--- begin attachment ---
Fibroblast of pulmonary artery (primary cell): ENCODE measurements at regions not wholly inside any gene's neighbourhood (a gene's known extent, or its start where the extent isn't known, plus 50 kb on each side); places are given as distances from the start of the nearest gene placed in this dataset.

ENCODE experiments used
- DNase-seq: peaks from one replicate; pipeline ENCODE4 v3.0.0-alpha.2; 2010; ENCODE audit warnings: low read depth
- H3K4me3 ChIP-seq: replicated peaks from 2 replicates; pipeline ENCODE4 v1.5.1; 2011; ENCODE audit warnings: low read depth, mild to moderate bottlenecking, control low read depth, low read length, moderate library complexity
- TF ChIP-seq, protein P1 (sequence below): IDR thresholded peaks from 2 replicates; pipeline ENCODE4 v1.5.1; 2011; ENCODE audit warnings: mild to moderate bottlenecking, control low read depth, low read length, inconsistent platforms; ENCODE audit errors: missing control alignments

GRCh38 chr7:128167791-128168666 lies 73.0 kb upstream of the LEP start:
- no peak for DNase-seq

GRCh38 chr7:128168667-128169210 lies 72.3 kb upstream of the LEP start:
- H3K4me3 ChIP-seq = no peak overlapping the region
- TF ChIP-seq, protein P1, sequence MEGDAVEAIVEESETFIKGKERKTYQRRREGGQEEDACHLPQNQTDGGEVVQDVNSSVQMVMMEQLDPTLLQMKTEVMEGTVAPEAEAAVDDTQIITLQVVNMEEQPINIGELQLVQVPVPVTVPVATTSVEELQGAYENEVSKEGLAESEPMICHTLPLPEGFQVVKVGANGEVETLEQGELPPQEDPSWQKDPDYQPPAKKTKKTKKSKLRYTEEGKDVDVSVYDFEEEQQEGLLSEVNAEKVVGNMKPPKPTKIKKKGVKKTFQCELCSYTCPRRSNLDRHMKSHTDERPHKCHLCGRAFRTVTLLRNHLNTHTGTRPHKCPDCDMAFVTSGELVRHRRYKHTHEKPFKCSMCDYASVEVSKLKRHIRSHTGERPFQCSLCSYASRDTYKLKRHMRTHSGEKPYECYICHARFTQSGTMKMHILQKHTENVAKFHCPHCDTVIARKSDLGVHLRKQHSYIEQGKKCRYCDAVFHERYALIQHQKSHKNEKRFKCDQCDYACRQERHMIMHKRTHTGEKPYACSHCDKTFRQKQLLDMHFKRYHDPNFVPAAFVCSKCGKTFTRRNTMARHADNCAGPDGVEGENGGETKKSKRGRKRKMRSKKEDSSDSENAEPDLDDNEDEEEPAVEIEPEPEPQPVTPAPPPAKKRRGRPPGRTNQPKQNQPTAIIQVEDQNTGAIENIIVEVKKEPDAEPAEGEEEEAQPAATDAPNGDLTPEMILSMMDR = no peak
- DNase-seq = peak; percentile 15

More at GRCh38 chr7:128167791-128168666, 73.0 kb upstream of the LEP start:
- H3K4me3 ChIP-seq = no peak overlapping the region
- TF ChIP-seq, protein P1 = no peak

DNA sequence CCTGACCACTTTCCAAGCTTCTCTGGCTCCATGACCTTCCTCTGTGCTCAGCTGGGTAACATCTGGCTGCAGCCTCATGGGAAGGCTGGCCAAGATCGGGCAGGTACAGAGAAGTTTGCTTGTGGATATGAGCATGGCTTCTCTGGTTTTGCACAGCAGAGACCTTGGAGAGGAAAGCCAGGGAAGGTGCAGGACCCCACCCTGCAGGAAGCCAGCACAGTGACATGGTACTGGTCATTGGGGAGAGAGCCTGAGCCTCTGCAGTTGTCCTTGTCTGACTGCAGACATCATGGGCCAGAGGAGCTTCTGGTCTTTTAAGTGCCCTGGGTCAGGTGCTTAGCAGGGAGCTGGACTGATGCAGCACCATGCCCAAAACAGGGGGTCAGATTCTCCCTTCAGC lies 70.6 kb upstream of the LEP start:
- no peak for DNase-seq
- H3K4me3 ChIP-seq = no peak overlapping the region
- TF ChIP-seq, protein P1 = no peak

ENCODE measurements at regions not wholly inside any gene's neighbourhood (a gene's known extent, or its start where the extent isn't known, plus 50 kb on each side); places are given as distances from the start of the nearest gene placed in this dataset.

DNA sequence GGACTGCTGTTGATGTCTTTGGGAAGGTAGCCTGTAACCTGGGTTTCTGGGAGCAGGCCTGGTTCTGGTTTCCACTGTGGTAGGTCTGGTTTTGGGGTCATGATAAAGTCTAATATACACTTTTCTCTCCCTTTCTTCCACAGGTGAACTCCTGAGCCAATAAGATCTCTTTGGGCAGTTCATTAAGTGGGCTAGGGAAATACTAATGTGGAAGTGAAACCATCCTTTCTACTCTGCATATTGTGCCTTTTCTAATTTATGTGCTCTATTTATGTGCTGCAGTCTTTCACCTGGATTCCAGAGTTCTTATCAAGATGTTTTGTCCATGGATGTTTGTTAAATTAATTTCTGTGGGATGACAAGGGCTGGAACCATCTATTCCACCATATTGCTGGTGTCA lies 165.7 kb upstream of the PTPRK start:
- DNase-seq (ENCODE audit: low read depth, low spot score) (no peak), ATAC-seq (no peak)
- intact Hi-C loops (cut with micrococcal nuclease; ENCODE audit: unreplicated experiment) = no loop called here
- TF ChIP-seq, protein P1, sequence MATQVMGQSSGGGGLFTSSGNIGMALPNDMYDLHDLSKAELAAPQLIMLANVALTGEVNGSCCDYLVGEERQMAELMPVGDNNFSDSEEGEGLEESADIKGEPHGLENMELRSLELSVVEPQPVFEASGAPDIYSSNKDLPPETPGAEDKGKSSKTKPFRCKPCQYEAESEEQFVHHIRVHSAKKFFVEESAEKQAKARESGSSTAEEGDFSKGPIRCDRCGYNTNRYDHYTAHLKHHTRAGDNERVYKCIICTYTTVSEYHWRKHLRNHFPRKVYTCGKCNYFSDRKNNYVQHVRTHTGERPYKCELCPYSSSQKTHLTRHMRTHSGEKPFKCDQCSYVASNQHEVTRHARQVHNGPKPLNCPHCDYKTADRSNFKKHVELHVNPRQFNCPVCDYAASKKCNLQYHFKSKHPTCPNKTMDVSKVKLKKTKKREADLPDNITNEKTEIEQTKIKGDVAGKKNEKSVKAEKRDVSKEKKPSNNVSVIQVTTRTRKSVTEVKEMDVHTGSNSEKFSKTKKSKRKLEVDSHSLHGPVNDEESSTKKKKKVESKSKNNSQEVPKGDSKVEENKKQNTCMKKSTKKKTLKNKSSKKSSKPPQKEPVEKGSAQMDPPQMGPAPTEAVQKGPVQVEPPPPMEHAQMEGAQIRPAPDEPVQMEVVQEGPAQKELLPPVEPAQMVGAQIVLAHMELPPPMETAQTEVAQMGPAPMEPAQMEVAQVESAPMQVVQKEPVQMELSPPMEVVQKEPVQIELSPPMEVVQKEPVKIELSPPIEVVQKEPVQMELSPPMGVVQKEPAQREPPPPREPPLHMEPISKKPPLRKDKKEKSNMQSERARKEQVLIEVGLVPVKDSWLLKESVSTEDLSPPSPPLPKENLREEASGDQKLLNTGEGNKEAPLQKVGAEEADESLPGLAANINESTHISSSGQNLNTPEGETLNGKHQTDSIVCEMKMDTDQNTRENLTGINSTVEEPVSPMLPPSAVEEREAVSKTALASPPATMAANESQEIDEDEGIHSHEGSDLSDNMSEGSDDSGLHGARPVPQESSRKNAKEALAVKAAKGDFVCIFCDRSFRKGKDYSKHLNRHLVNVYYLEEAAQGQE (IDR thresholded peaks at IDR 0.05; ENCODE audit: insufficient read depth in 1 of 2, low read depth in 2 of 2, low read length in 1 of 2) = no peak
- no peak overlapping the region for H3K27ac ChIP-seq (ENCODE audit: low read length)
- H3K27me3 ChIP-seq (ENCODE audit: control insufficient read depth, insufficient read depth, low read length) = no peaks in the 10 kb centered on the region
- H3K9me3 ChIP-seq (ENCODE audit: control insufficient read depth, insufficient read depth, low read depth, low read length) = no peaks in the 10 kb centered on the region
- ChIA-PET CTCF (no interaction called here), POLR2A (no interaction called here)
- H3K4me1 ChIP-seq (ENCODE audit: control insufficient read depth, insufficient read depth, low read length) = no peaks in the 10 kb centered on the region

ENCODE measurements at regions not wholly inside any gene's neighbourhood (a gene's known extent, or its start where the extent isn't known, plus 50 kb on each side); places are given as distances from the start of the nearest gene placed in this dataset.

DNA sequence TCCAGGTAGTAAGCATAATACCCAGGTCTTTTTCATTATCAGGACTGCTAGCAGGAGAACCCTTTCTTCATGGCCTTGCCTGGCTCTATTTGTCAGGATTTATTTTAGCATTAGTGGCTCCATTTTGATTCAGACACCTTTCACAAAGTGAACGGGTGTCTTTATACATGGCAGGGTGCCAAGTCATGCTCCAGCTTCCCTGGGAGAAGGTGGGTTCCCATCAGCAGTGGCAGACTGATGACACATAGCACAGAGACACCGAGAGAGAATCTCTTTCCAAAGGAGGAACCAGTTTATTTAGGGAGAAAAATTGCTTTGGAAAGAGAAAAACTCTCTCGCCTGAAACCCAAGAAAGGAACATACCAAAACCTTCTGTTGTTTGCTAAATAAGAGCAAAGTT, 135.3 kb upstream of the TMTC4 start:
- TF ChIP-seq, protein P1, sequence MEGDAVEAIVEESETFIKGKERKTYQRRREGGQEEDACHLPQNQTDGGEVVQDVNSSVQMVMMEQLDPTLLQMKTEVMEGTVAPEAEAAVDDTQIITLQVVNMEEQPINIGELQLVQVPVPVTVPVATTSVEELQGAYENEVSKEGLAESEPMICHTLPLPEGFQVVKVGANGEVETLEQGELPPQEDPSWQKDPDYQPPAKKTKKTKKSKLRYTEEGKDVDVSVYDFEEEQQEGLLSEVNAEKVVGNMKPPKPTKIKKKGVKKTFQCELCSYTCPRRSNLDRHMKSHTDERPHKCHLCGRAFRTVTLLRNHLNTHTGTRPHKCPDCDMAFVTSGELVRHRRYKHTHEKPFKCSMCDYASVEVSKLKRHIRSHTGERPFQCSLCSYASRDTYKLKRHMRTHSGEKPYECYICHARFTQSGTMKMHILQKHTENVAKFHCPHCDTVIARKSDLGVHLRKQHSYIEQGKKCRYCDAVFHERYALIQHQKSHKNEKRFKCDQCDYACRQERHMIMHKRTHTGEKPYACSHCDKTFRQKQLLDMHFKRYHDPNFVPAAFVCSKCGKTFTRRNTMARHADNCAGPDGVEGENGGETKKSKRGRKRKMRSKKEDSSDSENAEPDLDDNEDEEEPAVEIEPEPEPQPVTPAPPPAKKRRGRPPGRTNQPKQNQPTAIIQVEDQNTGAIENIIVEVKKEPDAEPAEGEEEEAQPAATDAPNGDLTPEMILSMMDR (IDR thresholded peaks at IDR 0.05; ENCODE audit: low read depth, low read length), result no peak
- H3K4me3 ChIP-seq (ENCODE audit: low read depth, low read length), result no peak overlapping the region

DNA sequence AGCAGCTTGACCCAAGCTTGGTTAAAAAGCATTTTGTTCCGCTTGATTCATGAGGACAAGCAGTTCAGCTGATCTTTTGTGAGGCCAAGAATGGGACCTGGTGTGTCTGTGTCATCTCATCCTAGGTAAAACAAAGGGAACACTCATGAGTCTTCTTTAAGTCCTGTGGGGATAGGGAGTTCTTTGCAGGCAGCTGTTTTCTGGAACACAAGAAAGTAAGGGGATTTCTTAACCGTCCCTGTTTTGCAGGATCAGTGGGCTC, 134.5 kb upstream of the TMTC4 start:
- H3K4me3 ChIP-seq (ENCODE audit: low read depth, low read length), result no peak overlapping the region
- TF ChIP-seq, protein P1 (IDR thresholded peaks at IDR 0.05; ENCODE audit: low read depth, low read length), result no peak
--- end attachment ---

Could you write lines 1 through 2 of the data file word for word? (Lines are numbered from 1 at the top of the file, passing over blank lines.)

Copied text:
Fibroblast of pulmonary artery (primary cell): ENCODE measurements at regions not wholly inside any gene's neighbourhood (a gene's known extent, or its start where the extent isn't known, plus 50 kb on each side); places are given as distances from the start of the nearest gene placed in this dataset.

ENCODE experiments used